The EMCC “Ask Me” Team was created to help students with aspects of the enrollment cycle during the first week of classes.The first iteration of the Ask Me Model entailed long trainings for employees in order to master the concepts of different student affairs departments. The “Ask Me” Coordinating Team chose to take a different approach to welcoming students in order to quickly and efficiently give them “just in time answers”. First, the long training sessions were eliminated and volunteers were asked to become Ask Me Guides, not subject matter experts.
Introductory Chemistry (CHM130) instructors have been using a pre/post test at the beginning and end of the semester in the hope of using the data to determine how conceptual understanding changes as a result of instruction. The original test was not personalized to the curriculum with several topics not even addressed and as a result it was insufficient for detecting student misconceptions. A new Concept Inventory (EMCCi) was developed, thanks to an EMCC learning grant, that was personalized to the CHM130 curriculum.
College Success Week, held during the fall, is designed to expose students to the many resources available to help them complete their educational goals. EMCC students* indicate they are either unaware or do not take advantage until it’s too late to maximize them as a resource. In an effort to expose students early, one of the activities offered during CSW was the College Success Pyramid Game. The game was designed to increase awareness of resources in a fun, engaging and meaningful way. It was structured similar to the $100,000 Pyramid Game.
For many years now, physics/chemistry faculty require students to journal after each class period (note: there are other faculty on campus who have been journaling for years, as well). In Fall 2017, a few non-phy/chem faculty incorporated journaling in their classrooms for the first time. In Spring 2018, during week of accountability, approximately 15 instructors met and discussed best practices in journaling.
EMCC's Honors Department designed the first Exposition Fair to allow all students to showcase their work in different formats including roundtables for students to discuss their work in progress, poster displays, oral presentations and interactive displays. David Weaver was our keynote speaker and responses from participant surveys evaluating the Exposition Fair were overwhelmingly positive! Almost two-thirds of survey participants (N=90) reported that they did not know about the Makerspace and strongly agreed that they liked the interactive nature of the fair as well as the variety of pr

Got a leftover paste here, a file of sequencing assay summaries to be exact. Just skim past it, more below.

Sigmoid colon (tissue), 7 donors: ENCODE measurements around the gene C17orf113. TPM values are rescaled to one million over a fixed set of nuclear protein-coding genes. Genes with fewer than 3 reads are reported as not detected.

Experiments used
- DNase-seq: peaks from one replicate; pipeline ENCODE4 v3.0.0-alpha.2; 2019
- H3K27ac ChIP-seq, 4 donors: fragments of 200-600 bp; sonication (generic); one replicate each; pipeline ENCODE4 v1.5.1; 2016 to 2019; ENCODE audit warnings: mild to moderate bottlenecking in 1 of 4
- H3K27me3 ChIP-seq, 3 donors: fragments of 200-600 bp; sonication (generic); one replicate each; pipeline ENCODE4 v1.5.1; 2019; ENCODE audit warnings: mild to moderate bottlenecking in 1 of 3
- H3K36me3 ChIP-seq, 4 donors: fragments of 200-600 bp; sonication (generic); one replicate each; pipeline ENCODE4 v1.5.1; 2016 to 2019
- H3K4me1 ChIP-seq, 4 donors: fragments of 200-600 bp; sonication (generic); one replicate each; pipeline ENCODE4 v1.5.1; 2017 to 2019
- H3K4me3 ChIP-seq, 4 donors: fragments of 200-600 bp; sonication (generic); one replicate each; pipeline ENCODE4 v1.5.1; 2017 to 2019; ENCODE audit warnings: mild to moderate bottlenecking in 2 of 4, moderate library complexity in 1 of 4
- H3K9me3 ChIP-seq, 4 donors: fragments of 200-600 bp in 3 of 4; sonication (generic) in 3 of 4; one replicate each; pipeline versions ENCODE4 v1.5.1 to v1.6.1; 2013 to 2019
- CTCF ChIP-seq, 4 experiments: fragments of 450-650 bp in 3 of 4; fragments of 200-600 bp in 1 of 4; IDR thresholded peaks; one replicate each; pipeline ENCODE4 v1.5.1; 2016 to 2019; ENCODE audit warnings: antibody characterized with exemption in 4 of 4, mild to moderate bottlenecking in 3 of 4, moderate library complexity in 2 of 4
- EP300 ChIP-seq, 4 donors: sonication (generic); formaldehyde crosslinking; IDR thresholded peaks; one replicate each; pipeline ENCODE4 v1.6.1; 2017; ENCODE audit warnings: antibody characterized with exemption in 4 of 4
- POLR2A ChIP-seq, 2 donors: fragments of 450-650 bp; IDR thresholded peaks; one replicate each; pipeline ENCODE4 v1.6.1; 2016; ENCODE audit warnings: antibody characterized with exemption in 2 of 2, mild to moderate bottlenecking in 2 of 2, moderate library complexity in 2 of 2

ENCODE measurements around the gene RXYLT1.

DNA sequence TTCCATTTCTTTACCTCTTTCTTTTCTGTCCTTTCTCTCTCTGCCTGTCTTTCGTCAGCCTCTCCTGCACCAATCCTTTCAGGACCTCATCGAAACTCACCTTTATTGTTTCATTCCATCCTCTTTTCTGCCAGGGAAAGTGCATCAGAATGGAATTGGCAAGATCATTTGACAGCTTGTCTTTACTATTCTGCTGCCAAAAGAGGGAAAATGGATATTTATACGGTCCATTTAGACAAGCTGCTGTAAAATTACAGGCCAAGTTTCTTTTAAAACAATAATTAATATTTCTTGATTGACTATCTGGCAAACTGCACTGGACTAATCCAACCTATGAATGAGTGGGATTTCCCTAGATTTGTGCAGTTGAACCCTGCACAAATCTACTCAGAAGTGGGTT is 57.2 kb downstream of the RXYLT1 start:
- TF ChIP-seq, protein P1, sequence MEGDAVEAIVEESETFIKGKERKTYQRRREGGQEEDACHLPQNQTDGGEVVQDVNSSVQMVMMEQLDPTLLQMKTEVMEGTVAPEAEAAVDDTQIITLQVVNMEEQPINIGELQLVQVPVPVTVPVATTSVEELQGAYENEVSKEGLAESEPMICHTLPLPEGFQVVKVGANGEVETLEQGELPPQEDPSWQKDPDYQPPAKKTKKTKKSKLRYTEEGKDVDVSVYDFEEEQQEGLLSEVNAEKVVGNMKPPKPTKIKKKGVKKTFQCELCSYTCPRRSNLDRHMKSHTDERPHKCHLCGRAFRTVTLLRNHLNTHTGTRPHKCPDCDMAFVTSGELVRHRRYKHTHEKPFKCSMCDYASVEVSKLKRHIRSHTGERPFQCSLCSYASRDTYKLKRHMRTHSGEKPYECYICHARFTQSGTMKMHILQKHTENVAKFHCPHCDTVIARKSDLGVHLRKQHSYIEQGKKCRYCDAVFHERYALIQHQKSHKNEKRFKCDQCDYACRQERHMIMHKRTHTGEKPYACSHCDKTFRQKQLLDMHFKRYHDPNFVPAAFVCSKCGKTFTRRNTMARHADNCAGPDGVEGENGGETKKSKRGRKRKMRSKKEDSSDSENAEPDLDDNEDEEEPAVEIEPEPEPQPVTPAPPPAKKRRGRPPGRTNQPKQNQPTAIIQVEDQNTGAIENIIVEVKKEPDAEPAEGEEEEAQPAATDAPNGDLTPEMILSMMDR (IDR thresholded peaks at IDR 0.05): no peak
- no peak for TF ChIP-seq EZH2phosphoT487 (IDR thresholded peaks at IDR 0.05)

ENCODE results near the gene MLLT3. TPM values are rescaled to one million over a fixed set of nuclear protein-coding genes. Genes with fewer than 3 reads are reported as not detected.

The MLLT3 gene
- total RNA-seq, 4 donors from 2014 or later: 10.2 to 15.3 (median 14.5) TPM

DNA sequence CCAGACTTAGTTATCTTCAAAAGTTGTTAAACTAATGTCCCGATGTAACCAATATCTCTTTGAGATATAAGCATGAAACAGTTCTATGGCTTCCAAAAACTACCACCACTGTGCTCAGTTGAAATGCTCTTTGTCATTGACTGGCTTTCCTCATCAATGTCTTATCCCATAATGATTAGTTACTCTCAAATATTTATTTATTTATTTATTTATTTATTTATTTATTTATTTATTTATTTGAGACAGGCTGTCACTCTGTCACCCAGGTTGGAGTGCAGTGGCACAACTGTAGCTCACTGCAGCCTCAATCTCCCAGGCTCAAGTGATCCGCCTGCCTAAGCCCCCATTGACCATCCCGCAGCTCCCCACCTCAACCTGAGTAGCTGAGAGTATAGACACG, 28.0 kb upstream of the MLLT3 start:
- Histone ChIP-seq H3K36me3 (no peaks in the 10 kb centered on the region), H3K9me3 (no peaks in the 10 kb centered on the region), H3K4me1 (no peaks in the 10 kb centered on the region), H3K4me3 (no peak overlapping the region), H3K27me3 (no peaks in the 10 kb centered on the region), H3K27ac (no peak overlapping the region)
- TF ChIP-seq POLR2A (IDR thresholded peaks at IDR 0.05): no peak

Contributor: Vickie Weeks
Many might agree that hiring new faculty is one of the most important faculty responsibilities. As hiring manager for the 2016/2017 Biology Faculty search, I used my past experience and best practices from the FCRRC to plan and implement specific strategies to focus on teaching to hire the best candidate for the position: removal of PhD in desired qualifications, post the position longer than minimum requirement, separate the micro teach from the interview, conduct an assessment of the process.
Several years ago, Holly Dison, math faculty, found a calculus concept pre-post test to give in our MAT22X courses. This pre-post exam was copyrighted by another college, but approval was given to use it in our classes as long as we did not share the results with anyone. The exam consisted of 22 multiple choice questions. Each question is designed to see if students understand the CONCEPT; the problems are not procedural. Each multiple choice option is designed to be common misconceptions.
Is there really a need to kill another tree if CANVAS provides a medium for quizzes? In a quasi-experimental design, introductory stats students across two semesters (SP and FA ‘16) with two different instructors self-reported the number of hours spent studying for a common cumulative quiz. One group used e-quizzes, the second used paper quizzes. Results are as follows:
During the Spring 2017 semester, our Counseling Division held a retreat with all our residential and adjunct faculty. At our retreat, we provided a catered lunch and shared best practices from our CPD 150 courses. We discussed our OER Canvas curriculum for our CPD 150 classes. We have five modules in Canvas for our CPD 150 courses: College Resources, Time and Planning, Personal Development, Study Skills, and College and Careers. We divided our division faculty into five groups, and assigned each group a module from Canvas. Each group evaluated their module, and shared the positives an